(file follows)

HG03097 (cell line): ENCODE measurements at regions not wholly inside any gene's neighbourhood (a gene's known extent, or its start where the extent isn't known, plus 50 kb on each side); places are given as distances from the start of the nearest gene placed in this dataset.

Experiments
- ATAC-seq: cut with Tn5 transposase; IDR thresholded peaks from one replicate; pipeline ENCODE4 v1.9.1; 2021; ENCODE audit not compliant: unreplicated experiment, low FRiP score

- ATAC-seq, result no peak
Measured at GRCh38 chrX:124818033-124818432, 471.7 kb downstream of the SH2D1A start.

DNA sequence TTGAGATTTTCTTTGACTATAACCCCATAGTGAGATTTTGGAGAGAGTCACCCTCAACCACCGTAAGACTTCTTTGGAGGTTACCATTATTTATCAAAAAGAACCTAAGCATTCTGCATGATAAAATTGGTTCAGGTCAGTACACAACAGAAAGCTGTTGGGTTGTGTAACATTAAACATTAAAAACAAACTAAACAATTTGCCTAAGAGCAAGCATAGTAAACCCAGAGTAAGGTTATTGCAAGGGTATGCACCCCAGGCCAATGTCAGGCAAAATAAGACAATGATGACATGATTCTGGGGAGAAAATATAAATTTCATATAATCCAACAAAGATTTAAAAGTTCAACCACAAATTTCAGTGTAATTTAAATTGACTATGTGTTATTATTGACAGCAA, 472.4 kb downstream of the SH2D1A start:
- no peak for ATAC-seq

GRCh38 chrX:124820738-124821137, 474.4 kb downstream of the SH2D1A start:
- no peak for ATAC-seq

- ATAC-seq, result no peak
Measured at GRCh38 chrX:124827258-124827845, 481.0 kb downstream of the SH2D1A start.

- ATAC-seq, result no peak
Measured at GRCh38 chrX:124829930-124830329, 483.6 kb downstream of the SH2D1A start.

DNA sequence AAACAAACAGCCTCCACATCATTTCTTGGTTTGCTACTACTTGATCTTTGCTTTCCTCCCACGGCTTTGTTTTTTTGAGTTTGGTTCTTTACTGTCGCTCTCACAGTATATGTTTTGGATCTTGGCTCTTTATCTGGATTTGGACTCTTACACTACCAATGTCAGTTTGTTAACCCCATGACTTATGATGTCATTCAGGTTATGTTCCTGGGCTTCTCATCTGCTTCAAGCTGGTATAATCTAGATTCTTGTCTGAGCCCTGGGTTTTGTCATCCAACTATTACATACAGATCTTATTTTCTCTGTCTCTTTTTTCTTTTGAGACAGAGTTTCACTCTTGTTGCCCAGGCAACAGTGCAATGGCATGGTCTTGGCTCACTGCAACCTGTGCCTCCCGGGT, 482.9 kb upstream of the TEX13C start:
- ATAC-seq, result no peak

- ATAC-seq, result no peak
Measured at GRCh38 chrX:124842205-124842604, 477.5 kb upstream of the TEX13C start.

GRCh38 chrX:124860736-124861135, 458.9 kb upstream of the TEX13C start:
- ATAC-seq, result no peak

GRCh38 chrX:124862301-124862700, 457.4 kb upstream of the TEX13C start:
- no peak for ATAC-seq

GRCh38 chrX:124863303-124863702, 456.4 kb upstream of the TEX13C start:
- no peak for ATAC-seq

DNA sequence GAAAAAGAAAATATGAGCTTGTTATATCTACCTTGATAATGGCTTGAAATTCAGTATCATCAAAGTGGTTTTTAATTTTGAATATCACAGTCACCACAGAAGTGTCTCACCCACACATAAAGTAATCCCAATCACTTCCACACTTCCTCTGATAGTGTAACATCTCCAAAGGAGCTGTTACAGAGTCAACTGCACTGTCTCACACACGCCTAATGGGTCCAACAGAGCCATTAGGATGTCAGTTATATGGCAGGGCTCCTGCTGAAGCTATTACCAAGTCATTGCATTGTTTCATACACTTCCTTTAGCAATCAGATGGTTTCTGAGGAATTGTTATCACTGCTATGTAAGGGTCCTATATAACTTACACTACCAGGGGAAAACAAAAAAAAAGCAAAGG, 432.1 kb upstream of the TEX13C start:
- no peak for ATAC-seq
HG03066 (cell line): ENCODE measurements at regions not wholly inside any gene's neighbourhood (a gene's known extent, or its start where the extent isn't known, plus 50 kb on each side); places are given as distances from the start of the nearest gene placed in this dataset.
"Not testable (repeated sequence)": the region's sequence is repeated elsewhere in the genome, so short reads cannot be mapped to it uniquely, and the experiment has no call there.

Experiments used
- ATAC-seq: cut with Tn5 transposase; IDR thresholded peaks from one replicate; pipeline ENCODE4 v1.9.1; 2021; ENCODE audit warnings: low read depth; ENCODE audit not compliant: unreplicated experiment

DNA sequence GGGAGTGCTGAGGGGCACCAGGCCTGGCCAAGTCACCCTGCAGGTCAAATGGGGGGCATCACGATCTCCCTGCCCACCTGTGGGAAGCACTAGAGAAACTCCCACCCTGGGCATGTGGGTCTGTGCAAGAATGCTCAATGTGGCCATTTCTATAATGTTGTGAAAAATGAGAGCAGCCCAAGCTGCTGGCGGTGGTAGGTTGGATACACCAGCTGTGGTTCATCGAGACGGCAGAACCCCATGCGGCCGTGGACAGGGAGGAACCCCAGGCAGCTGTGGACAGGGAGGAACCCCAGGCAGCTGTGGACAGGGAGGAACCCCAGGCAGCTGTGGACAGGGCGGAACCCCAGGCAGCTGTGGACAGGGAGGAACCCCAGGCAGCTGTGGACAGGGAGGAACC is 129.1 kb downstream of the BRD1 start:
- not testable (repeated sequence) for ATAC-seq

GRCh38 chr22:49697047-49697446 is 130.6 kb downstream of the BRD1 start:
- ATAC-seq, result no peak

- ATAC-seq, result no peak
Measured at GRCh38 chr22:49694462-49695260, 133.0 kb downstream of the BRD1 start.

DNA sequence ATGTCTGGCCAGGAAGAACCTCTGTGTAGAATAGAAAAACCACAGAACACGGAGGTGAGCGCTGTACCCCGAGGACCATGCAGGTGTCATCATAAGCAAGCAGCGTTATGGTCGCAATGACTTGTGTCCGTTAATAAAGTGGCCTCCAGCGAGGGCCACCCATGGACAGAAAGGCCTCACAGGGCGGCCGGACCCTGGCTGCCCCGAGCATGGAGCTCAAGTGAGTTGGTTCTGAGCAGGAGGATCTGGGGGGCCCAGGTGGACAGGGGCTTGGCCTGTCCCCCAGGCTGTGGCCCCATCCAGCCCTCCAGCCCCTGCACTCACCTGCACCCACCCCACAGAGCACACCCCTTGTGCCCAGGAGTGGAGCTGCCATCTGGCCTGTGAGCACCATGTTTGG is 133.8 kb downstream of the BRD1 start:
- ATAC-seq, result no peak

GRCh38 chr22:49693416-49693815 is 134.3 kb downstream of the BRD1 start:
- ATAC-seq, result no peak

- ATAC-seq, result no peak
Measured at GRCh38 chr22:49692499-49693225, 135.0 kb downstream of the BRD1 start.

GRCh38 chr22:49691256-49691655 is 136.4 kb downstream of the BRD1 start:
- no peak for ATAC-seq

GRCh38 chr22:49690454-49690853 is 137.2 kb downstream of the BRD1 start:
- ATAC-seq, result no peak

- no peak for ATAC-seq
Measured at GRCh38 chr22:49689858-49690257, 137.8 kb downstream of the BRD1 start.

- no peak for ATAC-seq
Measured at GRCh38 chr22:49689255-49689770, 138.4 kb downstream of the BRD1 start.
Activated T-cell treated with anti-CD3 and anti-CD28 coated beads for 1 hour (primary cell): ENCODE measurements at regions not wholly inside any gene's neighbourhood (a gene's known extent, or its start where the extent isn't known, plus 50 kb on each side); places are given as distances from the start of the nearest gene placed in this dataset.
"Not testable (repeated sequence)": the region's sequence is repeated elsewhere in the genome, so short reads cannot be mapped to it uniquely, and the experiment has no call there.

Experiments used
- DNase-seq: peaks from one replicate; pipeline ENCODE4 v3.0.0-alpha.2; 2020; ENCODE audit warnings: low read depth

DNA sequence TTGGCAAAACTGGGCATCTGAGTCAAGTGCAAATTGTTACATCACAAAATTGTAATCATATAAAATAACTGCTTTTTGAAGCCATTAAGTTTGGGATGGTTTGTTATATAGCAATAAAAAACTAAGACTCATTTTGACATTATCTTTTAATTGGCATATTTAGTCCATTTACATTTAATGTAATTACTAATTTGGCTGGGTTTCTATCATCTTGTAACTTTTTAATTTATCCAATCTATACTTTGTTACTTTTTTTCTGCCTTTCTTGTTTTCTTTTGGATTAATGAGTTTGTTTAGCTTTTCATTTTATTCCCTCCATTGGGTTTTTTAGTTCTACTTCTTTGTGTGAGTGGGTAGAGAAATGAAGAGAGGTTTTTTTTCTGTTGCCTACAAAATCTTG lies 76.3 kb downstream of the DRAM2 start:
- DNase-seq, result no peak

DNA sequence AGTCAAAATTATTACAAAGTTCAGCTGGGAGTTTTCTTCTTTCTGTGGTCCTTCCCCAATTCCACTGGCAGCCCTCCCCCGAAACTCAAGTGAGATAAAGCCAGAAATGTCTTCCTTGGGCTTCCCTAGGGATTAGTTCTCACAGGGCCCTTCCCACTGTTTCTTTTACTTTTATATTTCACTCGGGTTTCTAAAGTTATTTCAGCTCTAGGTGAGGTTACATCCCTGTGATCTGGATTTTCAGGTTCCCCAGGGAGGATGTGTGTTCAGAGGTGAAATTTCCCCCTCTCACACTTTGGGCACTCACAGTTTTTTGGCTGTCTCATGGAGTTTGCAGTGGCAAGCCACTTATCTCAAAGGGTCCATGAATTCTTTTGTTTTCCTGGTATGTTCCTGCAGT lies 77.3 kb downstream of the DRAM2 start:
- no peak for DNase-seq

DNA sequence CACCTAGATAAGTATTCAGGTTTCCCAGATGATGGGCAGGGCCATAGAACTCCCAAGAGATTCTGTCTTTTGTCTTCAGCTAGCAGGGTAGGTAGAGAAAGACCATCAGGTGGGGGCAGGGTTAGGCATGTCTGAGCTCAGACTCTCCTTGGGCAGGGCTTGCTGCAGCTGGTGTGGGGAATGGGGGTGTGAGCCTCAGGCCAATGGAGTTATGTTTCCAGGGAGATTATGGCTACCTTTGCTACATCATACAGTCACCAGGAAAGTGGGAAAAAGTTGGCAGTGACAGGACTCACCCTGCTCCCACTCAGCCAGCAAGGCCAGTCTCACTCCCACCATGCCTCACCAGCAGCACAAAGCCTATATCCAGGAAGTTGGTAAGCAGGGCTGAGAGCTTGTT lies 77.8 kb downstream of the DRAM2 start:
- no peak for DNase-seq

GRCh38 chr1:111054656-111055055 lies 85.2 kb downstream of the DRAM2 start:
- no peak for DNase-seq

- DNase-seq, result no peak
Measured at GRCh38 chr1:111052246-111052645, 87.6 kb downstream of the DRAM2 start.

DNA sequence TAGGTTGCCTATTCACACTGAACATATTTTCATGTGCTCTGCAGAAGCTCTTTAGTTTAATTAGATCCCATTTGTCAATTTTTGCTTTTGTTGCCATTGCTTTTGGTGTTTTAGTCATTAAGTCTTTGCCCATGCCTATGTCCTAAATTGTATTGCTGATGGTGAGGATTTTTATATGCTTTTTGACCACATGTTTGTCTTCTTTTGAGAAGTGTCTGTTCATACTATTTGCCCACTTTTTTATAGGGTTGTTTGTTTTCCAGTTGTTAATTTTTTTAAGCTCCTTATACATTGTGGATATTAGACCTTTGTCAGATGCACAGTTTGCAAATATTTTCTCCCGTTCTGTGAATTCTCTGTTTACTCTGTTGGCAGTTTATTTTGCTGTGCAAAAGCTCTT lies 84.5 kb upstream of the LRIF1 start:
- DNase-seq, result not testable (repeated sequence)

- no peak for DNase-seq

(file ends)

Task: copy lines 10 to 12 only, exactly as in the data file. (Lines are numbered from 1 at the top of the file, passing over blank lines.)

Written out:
- ATAC-seq, result no peak
Measured at GRCh38 chrX:124827258-124827845, 481.0 kb downstream of the SH2D1A start.

- ATAC-seq, result no peak